LAKE BUENA VISTA, Fla. — Black players were next to white players. Coaches from one team were next to their compatriots from the opposing side. Many locked arms with the man next to them, some shut their eyes tightly, a few raised their fists into the air.
The NBA had a strong, powerful re-opening night message.
When it comes to demanding change, the league stands united — and on Thursday, the Utah Jazz and New Orleans Pelicans showed that by not standing.
An unprecedented image for the league in unprecedented times: The Jazz and Pelicans knelt alongside one another during “The Star-Spangled Banner,” their way of joining the chorus of those demanding racial justice and equality in society.
The NBA has a rule that dates back to the early 1980s decreeing that players must stand for the national anthem, and Commissioner Adam Silver quickly announced that the policy is being adjusted.
“I respect our teams’ unified act of peaceful protest for social justice and under these unique circumstances will not enforce our long-standing rule requiring standing during the playing of our national anthem,” said Silver, who watched from a plexiglass-enclosed suite because he has not been quarantined and therefore cannot be around players and coaches who are living inside the NBA’s so-called bubble at Walt Disney World.
The coaches, New Orleans’ Alvin Gentry and Utah’s Quin Snyder, were next to one another, their arms locked together. The scene, which occurred with the teams lined up along the sideline nearest where “Black Lives Matter” was painted onto the court, was the first of what is expected to be many silent game-day statements by players and coaches who will kneel to call attention to many issues — foremost among them, police brutality following the deaths of, among others, Breonna Taylor and George Floyd in recent months.
Even the game referees took a knee during the pregame scene. The Los Angeles Lakers and Los Angeles Clippers were expected to also take some sort of action before the second game of the re-opening night doubleheader later Thursday.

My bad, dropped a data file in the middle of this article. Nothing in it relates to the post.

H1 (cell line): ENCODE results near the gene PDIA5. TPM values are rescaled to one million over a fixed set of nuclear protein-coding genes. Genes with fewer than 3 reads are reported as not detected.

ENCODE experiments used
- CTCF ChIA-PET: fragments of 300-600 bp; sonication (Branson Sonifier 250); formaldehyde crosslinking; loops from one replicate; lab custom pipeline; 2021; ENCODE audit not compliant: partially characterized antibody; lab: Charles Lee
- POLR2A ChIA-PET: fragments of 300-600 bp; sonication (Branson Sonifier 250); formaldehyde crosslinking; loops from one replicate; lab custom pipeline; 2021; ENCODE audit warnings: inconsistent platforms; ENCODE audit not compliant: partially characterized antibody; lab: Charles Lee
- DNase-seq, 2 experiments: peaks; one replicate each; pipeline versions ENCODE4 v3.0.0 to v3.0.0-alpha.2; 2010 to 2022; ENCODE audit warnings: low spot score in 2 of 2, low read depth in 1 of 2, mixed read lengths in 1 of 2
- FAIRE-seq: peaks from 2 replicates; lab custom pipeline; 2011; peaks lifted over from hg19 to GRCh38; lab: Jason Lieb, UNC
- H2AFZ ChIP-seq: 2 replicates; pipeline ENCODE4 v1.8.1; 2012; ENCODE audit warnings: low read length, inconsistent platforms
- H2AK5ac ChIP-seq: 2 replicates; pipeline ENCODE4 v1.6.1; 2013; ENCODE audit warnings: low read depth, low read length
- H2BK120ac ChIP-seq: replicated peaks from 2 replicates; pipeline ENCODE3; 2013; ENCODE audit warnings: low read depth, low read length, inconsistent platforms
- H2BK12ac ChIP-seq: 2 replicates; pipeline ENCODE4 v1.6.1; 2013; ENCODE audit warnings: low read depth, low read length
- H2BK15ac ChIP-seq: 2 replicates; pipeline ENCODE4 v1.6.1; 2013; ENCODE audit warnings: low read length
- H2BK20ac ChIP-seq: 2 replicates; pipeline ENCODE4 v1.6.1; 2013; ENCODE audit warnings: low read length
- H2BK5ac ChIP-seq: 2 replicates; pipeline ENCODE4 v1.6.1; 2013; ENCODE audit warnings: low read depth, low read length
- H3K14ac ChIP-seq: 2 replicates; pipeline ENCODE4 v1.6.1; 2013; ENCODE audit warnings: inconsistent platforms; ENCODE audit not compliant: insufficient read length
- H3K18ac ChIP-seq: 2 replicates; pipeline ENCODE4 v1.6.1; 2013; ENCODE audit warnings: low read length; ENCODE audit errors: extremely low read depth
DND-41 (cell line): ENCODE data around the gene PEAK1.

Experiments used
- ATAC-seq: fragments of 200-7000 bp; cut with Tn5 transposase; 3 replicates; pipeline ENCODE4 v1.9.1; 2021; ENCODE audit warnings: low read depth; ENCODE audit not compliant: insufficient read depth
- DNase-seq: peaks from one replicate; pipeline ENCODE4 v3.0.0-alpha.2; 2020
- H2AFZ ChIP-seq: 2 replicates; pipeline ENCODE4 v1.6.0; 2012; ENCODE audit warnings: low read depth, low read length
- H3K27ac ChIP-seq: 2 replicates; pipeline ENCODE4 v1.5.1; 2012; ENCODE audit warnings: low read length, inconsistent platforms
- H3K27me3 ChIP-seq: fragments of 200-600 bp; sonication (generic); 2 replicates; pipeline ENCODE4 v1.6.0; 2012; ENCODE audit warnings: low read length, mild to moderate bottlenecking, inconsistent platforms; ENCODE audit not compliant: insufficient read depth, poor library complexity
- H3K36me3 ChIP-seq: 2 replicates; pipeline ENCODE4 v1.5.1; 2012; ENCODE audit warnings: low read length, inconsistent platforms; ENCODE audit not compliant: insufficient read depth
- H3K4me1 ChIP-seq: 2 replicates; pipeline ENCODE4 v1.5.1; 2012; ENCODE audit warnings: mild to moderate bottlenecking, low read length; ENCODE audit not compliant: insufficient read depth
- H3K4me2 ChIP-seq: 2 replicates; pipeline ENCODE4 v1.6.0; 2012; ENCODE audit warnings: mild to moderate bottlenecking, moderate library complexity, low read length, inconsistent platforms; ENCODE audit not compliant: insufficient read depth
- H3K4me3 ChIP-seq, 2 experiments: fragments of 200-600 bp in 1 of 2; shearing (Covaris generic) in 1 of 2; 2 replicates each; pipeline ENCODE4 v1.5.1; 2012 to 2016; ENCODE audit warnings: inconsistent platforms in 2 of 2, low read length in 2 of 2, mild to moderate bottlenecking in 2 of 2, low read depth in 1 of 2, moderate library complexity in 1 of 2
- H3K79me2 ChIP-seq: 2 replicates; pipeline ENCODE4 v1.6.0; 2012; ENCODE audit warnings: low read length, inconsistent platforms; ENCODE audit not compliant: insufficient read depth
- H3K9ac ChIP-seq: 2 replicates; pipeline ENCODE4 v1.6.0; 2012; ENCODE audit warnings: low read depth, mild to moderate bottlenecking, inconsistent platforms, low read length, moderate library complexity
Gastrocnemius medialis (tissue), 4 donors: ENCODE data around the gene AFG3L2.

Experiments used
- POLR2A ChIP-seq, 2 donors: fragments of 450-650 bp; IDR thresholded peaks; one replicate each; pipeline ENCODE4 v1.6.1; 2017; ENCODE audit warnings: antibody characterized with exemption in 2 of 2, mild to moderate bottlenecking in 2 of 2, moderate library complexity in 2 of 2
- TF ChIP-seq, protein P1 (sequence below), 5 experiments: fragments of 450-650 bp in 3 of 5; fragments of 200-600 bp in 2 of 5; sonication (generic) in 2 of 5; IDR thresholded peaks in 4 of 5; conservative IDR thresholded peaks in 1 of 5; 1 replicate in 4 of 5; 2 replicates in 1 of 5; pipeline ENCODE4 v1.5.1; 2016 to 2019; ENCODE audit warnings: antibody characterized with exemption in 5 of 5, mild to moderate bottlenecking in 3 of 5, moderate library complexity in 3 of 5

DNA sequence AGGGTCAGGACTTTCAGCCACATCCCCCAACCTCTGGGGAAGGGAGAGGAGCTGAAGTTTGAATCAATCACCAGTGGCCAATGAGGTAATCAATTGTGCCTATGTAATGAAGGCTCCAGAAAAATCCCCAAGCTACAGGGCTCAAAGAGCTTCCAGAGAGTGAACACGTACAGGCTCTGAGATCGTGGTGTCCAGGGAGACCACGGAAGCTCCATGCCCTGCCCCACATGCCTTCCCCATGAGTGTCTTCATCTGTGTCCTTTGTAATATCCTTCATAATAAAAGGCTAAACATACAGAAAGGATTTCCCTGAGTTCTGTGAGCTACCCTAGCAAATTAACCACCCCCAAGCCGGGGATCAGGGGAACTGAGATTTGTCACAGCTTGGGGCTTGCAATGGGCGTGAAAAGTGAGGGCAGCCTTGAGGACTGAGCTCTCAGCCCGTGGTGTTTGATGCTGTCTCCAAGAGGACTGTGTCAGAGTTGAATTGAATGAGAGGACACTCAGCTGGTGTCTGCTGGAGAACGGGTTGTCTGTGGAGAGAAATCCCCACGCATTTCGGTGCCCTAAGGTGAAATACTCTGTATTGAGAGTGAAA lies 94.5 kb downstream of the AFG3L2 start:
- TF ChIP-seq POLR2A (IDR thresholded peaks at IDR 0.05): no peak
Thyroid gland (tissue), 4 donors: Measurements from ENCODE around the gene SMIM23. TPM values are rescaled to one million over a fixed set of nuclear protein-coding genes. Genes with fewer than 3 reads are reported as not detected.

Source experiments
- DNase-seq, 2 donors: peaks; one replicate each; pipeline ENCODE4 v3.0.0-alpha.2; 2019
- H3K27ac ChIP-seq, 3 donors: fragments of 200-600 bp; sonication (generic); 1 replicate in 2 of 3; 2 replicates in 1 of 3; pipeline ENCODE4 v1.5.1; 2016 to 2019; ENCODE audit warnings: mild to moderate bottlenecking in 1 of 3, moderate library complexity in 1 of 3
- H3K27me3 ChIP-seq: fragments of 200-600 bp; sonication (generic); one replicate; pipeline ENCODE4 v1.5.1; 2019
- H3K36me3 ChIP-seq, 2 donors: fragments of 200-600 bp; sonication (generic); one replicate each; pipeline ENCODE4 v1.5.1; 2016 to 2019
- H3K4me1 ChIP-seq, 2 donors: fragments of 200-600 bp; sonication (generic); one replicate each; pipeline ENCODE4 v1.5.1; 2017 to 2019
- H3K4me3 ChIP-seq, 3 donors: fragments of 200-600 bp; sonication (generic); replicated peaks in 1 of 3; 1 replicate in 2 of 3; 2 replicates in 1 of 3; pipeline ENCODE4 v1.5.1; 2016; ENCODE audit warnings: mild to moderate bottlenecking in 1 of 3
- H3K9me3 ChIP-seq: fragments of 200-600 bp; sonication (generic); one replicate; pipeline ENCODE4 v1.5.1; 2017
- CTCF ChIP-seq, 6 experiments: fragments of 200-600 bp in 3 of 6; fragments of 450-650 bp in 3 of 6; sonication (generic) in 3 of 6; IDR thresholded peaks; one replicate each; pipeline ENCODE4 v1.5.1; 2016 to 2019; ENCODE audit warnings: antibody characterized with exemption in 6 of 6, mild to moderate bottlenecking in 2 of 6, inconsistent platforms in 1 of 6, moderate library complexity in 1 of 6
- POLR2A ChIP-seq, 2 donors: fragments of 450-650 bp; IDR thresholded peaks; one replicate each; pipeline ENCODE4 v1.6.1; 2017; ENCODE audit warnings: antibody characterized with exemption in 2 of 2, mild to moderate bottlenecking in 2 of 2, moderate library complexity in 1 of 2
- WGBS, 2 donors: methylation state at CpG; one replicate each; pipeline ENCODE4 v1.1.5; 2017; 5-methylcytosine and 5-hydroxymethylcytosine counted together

“I think it’s critical that all of us, in a unified way, turn attention to social justice,” Snyder said during a televised in-game interview. “And all the players, all the coaches, are united in that fact and committed to do what we can do to effect long-term change.”
Many players warmed up wearing shirts that said “Black Lives Matter.” Thursday also marked the debut of new jerseys bearing messages that many players chose to have added, such as “Equality” and “Peace.”
The NBA season was suspended when Rudy Gobert — who also scored the first basket of the restarted season — of the Jazz tested positive for the coronavirus and became the first player in the league with such a diagnosis.
Gobert was diagnosed on March 11; two days later, Taylor, a 26-year-old Black woman, was fatally shot when police officers burst into her Louisville, Kentucky apartment using a no-knock warrant during a narcotics investigation. The warrant was in connection with a suspect who did not live there and no drugs were found.
Then on May 25, Floyd died after a white Minneapolis police officer pressed a knee into the Black man’s neck for nearly eight minutes. That happened on a street, with the images — and sounds of the man saying he couldn’t breathe, then crying out for his mother — all captured on a cellphone video.
NBA players have used their platforms — both in the bubble and on social media — to demand equality, to demand justice for Taylor. Coaches have also said it is incumbent on them to demand change and educate themselves and others. And the pregame actions by the Jazz and the Pelicans were just the start of what is expected to be a constant during the remainder of this season.
“We want our lives to be valued as much as everybody else,” Boston Celtics star Jayson Tatum said in a video that aired before the game, a project organized by both the NBA and the National Basketball Players Association. “We don’t think that we’re better. We want to be seen as equals.”
Added Chris Paul, the Oklahoma City Thunder guard and president of the NBPA, speaking in the same video: “Things aren’t going to change until we sort of make them change.”
Gentry said he appreciated the accidental symmetry that came from the first games of the restarted season coming only hours after the funeral for U.S. Rep. John Lewis, who died July 17 at the age of 80.
Lewis spent most of his life championing civil rights and equality and was the youngest speaker at the 1963 March on Washington — the one where Martin Luther King Jr. delivered his “I Have a Dream” speech. Gentry said he believes this movement, like the one Lewis helped spark six decades ago, will endure.
“If you talk to some of the younger generation, I think this is here to stay. I really do,” Gentry said. “I have a 20-year-old son and a 22-year-old son, and I know that they feel like this is the most opportune time for us to try to have change in this country.”
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Tim Reynolds, The Associated Press